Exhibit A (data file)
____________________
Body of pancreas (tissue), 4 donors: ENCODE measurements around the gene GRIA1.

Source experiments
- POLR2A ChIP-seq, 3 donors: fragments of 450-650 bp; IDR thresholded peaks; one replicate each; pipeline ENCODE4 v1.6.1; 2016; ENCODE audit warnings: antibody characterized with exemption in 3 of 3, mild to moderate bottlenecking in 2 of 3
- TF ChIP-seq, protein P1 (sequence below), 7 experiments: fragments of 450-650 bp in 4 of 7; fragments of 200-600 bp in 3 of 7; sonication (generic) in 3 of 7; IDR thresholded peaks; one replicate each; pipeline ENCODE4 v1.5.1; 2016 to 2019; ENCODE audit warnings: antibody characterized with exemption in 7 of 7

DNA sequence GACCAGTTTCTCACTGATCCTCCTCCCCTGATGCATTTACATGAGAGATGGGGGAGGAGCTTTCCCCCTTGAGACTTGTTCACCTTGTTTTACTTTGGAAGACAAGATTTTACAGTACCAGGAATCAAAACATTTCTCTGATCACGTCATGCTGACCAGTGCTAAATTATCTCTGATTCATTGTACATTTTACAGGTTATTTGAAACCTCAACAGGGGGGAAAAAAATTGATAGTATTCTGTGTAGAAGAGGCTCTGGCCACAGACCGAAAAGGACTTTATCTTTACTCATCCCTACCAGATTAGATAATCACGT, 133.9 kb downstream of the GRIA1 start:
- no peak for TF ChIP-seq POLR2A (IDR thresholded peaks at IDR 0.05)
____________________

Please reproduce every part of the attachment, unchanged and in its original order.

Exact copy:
Body of pancreas (tissue), 4 donors: ENCODE measurements around the gene GRIA1.

Source experiments
- POLR2A ChIP-seq, 3 donors: fragments of 450-650 bp; IDR thresholded peaks; one replicate each; pipeline ENCODE4 v1.6.1; 2016; ENCODE audit warnings: antibody characterized with exemption in 3 of 3, mild to moderate bottlenecking in 2 of 3
- TF ChIP-seq, protein P1 (sequence below), 7 experiments: fragments of 450-650 bp in 4 of 7; fragments of 200-600 bp in 3 of 7; sonication (generic) in 3 of 7; IDR thresholded peaks; one replicate each; pipeline ENCODE4 v1.5.1; 2016 to 2019; ENCODE audit warnings: antibody characterized with exemption in 7 of 7

DNA sequence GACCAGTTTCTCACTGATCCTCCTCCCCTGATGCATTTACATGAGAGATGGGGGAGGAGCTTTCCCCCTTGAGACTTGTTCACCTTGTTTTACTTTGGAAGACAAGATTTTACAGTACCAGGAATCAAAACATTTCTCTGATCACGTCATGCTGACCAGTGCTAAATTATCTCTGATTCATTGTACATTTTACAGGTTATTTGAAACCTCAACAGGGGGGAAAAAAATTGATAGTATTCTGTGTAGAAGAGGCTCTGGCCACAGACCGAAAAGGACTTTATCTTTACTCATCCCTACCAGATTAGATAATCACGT, 133.9 kb downstream of the GRIA1 start:
- no peak for TF ChIP-seq POLR2A (IDR thresholded peaks at IDR 0.05)